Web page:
– Still, the Juke is available with a choice of either front- or all-wheel drive. The FWD Juke is fun, offering decent amounts of grip with a hint of predictable understeer. But I’ve always liked the four-season factor of the AWD Juke. I’ve never driven the high-riding hatch in the snow, but I imagine with the proper tires, this thing would be excellent.

– The rest of the driving aspects haven’t changed since the last time I left the Juke. The steering is nicely weighted and direct, the brakes feel a little mushy on first application but offer plenty of pedal feel after that, and the whole thing blasts down the road with a sort of fun that not many other small crossovers can match.

– What has changed about the Juke for 2015 is its styling, though I won’t fault you for not being able to immediately spot the differences. Up front, the already busy schnoz has been slightly redesigned, with reshaped turn signals (the top tier of lights), and new projector-beam headlamps worked into their middle-tier housings. The side indicators have moved to the mirrors, where they have an angular shape to mimic the lamps out front and the swoopy taillamps around back. And finally, some new colors are available, including the Solar Yellow you see here, not to mention all of the odd choices on tap in the aforementioned Color Studio.

– Inside, it’s more of the same – no big change here, aside from the addition of some NissanConnect tech and the inclusion of the company’s excellent Around View Monitor. Cloth and leather seating surfaces are available, with glossy silver or red trim on the doors and transmission tunnel. (Side note: the red gloss on this test car matched with the yellow exterior paint created a sort of ketchup and mustard theme that I wouldn’t recommend unless you’re a hot dog enthusiast.)

Nissan’s pricing for the 2015 Juke remains competitive, with the front-wheel-drive S starting at $20,250, not including $825 for destination. This represents an increase of $1,080 versus the 2014 model (the destination charge has increased by $15, too), but Nissan points out that the ’15 Juke comes standard with a lot more kit, including a backup camera, Intelligent Key with pushbutton start, Bluetooth and more. Given its tiny size, the Juke has never felt inexpensive, but the price increase for such popular equipment seems fair to me, and with the new customization options on deck for 2015, it feels like Nissan’s funky hatch is getting even more so – and judging by the model’s continued strong sales, that’s no bad thing.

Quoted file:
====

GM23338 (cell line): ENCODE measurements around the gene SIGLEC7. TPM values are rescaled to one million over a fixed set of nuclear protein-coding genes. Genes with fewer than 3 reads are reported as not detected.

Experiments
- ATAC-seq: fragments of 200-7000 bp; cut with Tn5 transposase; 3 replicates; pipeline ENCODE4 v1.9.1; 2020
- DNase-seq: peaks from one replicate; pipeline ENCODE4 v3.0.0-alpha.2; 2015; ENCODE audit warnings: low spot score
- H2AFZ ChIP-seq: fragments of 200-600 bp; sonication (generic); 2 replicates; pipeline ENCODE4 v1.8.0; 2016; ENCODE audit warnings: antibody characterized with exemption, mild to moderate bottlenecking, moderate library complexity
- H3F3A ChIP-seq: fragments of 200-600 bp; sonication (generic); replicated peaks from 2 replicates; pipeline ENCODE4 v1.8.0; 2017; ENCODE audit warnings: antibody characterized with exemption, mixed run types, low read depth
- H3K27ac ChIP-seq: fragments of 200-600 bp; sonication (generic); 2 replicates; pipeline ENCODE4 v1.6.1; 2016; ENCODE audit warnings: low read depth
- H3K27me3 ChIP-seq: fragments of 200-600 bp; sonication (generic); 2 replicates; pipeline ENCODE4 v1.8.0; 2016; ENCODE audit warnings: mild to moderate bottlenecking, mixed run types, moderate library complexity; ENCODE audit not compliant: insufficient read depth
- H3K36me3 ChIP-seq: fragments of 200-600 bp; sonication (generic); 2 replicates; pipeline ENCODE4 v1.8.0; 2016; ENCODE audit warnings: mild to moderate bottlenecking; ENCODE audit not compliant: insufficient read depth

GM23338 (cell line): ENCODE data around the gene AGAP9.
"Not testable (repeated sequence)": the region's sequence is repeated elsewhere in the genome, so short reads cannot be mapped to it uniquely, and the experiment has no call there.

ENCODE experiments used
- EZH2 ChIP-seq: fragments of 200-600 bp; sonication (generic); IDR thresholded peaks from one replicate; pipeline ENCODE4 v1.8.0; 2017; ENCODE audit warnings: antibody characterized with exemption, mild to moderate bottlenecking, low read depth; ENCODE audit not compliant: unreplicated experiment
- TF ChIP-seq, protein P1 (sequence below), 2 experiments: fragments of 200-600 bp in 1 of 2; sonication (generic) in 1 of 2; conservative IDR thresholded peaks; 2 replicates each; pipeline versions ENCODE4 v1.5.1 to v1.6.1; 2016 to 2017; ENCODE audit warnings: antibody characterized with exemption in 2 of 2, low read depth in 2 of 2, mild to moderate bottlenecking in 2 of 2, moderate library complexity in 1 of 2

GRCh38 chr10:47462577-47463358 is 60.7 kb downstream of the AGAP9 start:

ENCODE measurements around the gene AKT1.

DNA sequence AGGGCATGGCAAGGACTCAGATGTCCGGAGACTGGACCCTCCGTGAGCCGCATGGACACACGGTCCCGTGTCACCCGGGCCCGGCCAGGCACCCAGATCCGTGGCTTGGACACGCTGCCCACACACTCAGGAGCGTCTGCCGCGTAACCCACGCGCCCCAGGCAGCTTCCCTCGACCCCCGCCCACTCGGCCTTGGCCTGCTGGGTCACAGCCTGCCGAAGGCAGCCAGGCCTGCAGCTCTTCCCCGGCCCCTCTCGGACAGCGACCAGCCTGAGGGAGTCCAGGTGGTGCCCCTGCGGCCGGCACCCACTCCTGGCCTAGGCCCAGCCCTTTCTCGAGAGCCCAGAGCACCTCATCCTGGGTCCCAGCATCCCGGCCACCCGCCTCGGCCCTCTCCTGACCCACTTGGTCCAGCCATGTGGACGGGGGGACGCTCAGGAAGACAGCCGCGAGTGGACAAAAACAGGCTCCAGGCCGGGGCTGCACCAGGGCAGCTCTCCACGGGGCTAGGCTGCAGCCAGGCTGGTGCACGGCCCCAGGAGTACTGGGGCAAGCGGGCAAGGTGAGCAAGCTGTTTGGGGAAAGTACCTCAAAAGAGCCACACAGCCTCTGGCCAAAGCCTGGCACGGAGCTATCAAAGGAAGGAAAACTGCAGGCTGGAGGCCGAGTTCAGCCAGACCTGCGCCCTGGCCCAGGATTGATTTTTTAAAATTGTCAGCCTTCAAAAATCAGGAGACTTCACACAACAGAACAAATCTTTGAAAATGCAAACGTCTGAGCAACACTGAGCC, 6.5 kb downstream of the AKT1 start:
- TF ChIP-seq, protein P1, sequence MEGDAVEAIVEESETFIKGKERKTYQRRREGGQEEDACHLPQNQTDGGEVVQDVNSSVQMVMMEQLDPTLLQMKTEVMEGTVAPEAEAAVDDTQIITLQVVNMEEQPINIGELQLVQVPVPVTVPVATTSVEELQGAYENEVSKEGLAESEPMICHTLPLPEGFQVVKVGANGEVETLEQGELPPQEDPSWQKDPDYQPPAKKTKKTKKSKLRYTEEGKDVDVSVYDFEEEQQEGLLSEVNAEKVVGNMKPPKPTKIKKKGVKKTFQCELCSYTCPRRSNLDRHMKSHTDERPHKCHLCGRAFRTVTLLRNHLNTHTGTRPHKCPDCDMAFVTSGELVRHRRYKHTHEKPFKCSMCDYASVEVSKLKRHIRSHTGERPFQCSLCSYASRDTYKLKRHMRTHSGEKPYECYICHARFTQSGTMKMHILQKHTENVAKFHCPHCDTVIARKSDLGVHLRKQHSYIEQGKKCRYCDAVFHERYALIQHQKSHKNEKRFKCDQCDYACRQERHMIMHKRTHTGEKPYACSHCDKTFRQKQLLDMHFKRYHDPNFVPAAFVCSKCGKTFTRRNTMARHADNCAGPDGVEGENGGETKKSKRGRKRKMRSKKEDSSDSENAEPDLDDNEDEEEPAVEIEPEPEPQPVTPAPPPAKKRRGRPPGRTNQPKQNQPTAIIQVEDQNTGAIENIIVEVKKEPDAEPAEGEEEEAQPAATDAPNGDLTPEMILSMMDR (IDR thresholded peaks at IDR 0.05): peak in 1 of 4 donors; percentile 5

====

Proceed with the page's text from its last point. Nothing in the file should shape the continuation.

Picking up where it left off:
As read on: http://www.autoblog.com/2014/12/10/2015-nissan-juke-quick-spin-review/?ncid=edlinkusauto00000016

They’re here! Nissan previews two of its sportiest 2015 vehicles, and offers some blasts from the past

What do a classic roadster, diesel-powered crossover, and electric utility van have in common? In this instance, they all have a Nissan badge on their nose – Datsun makes a cameo appearance, too. The NY Daily News Autos drives two of Nissan’s hottest 2015 models, a few tempting European-market cars and trucks, and even classics like the original 240Z.

Nissan has one of the fastest-evolving and diverse lineups in the auto world, with most products in showrooms having been redesigned or updated within the last five years. We recently tried out the most recent additions to the Nissan lineup, and had the rare opportunity to spend time with prototypes, classic cars, and products sold in markets outside the United States.

We were among the first to officially drive the 2015 370Z Nismo, a track-oriented 370Z that unofficially debuted at an owners gathering in May. The ’15 model makes a 7-speed automatic available for the first time on a Z Nismo, and adds Recaro seats and some changes to the chassis tuning.